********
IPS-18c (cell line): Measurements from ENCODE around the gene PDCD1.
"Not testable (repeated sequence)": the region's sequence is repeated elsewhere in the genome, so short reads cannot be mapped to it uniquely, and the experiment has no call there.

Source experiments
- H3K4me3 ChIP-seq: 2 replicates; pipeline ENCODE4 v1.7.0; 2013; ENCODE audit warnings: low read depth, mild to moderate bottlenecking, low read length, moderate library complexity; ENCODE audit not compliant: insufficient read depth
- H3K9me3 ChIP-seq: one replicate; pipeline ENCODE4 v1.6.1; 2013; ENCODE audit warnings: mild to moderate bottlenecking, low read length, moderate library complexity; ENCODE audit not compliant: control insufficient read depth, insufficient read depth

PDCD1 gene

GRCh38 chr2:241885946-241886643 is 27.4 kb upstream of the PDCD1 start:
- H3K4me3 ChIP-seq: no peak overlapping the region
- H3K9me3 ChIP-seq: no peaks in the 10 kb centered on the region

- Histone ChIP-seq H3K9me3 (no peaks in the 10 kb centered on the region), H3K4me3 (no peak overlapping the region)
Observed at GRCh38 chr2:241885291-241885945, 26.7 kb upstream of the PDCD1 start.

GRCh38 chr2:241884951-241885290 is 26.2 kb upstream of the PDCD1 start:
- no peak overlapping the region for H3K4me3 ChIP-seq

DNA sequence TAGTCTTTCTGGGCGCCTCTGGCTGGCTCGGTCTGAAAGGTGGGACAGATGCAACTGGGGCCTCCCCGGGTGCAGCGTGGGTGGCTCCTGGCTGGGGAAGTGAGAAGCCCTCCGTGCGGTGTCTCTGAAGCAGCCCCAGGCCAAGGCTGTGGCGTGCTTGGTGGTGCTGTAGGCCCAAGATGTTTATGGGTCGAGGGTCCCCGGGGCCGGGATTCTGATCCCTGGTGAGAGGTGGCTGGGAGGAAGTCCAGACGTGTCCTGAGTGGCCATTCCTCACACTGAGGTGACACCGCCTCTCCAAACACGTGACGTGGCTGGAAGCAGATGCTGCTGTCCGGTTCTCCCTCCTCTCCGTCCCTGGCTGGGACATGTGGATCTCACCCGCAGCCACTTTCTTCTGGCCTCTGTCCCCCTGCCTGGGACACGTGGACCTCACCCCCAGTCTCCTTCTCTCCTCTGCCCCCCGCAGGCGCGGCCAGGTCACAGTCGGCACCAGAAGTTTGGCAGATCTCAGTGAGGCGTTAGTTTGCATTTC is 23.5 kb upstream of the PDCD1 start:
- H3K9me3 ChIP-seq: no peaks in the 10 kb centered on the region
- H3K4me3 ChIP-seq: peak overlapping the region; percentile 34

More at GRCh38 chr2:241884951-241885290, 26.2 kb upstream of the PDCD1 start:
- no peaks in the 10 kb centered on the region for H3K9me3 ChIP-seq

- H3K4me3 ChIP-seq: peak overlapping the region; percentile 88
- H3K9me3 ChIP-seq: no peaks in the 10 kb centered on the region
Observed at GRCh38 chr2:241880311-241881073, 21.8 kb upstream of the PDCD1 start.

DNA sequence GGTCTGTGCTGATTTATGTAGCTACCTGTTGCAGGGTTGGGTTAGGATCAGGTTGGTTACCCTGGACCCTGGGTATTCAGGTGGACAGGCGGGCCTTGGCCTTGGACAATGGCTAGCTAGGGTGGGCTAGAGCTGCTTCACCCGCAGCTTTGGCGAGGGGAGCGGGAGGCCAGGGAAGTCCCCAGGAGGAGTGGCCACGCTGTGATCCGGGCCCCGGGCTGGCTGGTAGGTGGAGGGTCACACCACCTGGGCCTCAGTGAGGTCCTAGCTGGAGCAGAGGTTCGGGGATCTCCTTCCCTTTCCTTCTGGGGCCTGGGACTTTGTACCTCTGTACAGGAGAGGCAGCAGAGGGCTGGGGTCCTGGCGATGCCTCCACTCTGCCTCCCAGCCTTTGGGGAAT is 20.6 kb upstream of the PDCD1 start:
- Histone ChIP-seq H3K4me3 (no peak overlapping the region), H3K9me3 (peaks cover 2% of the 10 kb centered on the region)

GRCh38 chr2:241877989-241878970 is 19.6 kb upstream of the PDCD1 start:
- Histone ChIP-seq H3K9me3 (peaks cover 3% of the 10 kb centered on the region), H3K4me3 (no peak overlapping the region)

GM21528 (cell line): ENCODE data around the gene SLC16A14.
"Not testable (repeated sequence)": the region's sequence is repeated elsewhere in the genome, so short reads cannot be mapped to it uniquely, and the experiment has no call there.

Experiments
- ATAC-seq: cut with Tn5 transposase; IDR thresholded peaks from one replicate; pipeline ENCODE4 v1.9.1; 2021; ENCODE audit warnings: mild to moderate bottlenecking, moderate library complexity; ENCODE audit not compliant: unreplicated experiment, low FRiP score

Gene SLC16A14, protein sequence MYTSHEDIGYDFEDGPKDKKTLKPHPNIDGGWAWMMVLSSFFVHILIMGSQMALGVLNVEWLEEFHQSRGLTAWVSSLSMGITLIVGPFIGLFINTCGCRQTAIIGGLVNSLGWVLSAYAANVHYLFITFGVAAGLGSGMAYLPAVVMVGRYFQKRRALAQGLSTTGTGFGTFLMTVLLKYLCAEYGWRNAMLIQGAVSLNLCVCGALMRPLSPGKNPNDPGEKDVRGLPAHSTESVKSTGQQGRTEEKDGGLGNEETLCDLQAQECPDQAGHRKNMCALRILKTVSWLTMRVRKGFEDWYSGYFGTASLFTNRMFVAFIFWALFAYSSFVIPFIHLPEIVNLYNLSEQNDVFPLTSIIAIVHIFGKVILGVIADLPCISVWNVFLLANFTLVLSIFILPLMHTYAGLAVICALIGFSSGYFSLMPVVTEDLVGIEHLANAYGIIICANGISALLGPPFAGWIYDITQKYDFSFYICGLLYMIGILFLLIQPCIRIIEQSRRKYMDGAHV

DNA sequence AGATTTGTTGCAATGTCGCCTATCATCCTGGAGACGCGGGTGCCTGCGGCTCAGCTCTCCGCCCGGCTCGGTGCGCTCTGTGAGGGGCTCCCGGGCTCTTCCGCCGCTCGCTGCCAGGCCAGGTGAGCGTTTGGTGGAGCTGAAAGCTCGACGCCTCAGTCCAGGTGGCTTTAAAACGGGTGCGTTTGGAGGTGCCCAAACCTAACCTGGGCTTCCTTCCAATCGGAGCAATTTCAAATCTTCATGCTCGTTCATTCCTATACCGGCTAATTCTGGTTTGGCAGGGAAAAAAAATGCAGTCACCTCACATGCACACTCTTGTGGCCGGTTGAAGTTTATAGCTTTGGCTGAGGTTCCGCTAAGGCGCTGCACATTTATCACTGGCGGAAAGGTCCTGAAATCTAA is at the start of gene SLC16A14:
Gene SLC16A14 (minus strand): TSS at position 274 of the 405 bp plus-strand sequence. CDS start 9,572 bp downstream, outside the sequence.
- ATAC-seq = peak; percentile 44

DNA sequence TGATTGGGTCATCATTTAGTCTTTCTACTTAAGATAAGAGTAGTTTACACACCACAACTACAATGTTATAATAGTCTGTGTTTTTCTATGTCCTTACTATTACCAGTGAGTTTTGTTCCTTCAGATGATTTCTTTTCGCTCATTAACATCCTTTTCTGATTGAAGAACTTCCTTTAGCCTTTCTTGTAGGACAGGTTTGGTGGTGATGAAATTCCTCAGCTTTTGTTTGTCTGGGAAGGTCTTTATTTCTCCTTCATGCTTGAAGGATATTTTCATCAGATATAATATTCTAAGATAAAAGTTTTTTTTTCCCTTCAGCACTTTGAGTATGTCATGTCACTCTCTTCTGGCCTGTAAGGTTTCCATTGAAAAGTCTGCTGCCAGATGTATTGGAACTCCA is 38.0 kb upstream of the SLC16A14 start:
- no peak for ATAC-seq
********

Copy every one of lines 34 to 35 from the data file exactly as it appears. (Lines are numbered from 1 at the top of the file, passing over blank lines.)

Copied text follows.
DNA sequence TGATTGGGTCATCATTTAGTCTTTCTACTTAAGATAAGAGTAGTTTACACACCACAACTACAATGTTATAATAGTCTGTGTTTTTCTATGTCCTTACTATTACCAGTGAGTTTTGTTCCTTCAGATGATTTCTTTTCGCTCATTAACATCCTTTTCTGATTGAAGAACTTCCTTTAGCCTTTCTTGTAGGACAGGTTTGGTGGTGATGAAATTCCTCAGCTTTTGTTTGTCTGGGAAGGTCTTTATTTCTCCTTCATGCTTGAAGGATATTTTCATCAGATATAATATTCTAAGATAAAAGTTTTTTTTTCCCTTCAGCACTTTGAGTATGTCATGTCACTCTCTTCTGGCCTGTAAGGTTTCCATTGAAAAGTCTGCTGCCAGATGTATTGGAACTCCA is 38.0 kb upstream of the SLC16A14 start:
- no peak for ATAC-seq